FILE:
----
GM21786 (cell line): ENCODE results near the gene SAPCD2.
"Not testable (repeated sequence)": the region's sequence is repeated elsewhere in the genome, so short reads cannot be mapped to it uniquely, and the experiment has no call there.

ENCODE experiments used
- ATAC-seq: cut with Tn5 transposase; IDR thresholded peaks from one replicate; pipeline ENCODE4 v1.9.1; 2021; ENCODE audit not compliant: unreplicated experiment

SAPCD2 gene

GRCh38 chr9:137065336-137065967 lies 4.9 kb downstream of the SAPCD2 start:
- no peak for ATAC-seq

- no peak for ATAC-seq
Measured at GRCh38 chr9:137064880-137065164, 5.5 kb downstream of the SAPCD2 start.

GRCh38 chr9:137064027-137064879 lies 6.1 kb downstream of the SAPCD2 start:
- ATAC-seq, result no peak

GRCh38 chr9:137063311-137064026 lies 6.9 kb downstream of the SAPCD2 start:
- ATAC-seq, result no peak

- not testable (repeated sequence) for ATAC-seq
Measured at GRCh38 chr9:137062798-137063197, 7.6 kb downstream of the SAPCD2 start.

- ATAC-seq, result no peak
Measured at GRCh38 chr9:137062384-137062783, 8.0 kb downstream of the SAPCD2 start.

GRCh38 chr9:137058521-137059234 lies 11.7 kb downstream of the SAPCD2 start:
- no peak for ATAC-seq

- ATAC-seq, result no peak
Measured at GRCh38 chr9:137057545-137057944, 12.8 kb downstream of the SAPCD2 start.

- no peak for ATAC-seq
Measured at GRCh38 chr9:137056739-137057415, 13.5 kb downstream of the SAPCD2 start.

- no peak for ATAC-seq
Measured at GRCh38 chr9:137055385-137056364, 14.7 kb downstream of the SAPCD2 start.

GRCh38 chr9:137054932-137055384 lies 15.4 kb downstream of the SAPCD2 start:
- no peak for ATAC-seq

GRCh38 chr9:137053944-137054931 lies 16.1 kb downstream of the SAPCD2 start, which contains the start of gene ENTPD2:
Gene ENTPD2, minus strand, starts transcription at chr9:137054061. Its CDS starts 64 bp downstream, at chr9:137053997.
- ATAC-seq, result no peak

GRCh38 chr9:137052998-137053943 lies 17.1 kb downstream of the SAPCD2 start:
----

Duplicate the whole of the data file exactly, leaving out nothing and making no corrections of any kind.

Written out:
GM21786 (cell line): ENCODE results near the gene SAPCD2.
"Not testable (repeated sequence)": the region's sequence is repeated elsewhere in the genome, so short reads cannot be mapped to it uniquely, and the experiment has no call there.

ENCODE experiments used
- ATAC-seq: cut with Tn5 transposase; IDR thresholded peaks from one replicate; pipeline ENCODE4 v1.9.1; 2021; ENCODE audit not compliant: unreplicated experiment

SAPCD2 gene

GRCh38 chr9:137065336-137065967 lies 4.9 kb downstream of the SAPCD2 start:
- no peak for ATAC-seq

- no peak for ATAC-seq
Measured at GRCh38 chr9:137064880-137065164, 5.5 kb downstream of the SAPCD2 start.

GRCh38 chr9:137064027-137064879 lies 6.1 kb downstream of the SAPCD2 start:
- ATAC-seq, result no peak

GRCh38 chr9:137063311-137064026 lies 6.9 kb downstream of the SAPCD2 start:
- ATAC-seq, result no peak

- not testable (repeated sequence) for ATAC-seq
Measured at GRCh38 chr9:137062798-137063197, 7.6 kb downstream of the SAPCD2 start.

- ATAC-seq, result no peak
Measured at GRCh38 chr9:137062384-137062783, 8.0 kb downstream of the SAPCD2 start.

GRCh38 chr9:137058521-137059234 lies 11.7 kb downstream of the SAPCD2 start:
- no peak for ATAC-seq

- ATAC-seq, result no peak
Measured at GRCh38 chr9:137057545-137057944, 12.8 kb downstream of the SAPCD2 start.

- no peak for ATAC-seq
Measured at GRCh38 chr9:137056739-137057415, 13.5 kb downstream of the SAPCD2 start.

- no peak for ATAC-seq
Measured at GRCh38 chr9:137055385-137056364, 14.7 kb downstream of the SAPCD2 start.

GRCh38 chr9:137054932-137055384 lies 15.4 kb downstream of the SAPCD2 start:
- no peak for ATAC-seq

GRCh38 chr9:137053944-137054931 lies 16.1 kb downstream of the SAPCD2 start, which contains the start of gene ENTPD2:
Gene ENTPD2, minus strand, starts transcription at chr9:137054061. Its CDS starts 64 bp downstream, at chr9:137053997.
- ATAC-seq, result no peak

GRCh38 chr9:137052998-137053943 lies 17.1 kb downstream of the SAPCD2 start: